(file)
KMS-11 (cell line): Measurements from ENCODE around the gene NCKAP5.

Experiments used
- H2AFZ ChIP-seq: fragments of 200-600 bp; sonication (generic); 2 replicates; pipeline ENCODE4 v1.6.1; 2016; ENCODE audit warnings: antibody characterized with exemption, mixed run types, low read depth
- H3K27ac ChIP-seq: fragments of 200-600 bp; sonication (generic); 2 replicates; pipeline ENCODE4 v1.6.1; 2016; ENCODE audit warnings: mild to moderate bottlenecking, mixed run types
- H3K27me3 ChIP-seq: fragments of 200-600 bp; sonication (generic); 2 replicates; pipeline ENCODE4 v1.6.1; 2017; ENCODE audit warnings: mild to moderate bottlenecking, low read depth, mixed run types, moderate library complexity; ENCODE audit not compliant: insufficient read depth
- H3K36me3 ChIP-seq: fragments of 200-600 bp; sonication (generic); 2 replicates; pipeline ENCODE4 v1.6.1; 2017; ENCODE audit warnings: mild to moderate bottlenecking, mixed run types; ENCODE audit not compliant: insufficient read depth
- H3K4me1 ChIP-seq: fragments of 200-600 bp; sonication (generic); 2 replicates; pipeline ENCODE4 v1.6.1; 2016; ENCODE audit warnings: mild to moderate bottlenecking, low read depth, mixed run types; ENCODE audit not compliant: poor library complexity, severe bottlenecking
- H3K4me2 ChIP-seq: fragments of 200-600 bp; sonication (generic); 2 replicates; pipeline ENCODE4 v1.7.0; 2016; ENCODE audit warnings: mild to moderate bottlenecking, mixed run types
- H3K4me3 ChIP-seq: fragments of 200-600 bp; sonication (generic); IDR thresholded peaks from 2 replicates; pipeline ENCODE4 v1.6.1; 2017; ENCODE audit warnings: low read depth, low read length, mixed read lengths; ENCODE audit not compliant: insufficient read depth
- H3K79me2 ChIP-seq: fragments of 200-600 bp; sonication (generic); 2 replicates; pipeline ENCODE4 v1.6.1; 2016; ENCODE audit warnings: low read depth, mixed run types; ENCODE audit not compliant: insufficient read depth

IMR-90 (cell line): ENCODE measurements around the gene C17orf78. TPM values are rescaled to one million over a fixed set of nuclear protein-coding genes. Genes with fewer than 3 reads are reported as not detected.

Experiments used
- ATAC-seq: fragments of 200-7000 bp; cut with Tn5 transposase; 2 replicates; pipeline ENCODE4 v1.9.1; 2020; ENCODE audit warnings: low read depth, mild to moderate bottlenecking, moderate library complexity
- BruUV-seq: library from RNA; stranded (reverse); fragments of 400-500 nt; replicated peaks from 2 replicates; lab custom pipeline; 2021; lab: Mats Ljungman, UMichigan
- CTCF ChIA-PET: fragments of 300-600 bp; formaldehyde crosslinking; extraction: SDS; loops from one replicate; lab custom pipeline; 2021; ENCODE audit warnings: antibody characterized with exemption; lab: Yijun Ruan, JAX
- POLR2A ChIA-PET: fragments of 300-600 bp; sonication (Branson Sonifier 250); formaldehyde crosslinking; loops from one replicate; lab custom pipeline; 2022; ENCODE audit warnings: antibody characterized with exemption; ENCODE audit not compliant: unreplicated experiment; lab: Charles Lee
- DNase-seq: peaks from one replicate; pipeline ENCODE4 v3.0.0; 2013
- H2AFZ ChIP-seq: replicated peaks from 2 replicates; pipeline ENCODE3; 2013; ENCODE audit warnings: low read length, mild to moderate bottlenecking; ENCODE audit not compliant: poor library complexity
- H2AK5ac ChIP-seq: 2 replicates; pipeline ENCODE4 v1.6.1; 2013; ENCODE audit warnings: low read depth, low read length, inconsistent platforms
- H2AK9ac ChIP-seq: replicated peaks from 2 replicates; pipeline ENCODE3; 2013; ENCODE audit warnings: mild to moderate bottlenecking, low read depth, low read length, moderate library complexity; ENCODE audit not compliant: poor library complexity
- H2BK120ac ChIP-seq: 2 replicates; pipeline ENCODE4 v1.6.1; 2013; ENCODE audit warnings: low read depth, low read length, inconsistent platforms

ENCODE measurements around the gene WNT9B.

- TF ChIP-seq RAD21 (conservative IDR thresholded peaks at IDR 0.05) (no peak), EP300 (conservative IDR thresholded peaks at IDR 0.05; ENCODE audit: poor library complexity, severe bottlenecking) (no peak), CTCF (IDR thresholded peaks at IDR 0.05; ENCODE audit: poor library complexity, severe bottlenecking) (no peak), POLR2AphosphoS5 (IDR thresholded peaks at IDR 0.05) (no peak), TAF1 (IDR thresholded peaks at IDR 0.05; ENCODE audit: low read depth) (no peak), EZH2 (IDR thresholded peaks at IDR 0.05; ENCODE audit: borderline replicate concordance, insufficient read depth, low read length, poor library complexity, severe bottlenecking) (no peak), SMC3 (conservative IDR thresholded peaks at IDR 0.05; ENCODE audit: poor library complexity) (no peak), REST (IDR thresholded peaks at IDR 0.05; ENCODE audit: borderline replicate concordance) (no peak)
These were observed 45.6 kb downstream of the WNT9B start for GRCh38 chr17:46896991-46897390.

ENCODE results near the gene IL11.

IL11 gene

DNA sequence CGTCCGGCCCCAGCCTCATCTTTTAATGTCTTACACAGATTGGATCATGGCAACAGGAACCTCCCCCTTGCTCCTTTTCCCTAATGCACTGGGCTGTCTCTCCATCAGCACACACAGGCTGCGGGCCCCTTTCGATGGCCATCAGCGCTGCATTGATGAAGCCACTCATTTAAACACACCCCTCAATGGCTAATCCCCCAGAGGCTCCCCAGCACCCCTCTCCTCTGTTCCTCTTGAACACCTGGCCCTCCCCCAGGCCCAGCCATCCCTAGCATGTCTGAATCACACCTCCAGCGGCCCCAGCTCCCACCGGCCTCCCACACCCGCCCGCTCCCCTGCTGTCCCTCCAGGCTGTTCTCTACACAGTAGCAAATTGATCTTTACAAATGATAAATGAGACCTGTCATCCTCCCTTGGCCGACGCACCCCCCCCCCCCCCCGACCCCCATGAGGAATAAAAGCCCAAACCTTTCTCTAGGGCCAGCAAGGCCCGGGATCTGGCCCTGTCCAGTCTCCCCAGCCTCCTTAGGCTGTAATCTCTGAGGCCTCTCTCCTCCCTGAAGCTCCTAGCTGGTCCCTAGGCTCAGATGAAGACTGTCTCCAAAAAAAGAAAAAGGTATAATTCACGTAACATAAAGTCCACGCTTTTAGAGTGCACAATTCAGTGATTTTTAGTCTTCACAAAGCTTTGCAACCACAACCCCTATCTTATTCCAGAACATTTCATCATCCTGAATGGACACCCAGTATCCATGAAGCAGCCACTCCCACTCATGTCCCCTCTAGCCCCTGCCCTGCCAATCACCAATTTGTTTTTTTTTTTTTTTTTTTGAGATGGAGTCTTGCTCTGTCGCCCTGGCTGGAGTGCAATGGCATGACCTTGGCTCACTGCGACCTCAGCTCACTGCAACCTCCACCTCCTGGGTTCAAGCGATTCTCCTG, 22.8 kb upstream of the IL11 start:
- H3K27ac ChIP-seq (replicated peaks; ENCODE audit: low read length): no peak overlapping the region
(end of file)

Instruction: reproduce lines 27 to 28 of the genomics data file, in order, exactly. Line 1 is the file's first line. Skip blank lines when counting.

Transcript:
DNA sequence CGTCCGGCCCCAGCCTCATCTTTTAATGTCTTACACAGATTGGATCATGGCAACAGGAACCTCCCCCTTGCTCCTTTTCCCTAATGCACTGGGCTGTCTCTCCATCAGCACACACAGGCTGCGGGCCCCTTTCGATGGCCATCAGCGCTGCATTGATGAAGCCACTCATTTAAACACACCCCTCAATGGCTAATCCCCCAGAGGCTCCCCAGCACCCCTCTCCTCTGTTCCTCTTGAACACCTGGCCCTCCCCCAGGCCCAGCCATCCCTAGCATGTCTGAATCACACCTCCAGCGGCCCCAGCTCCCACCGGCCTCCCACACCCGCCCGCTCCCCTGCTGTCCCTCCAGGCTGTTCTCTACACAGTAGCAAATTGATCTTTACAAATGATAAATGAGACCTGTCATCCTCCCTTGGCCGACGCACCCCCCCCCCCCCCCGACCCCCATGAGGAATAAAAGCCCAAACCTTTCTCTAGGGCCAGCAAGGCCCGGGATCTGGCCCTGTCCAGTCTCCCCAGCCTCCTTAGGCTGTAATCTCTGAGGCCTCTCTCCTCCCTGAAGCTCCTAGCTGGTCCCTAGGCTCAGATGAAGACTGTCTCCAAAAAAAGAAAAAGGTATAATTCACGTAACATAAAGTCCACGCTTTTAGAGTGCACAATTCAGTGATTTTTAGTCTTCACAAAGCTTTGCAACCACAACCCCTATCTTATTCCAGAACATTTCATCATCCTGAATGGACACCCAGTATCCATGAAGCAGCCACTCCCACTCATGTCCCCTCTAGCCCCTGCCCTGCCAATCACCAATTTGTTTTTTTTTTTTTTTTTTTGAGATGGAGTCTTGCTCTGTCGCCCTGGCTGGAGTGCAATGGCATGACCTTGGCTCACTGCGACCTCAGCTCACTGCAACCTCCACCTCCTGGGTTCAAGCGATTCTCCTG, 22.8 kb upstream of the IL11 start:
- H3K27ac ChIP-seq (replicated peaks; ENCODE audit: low read length): no peak overlapping the region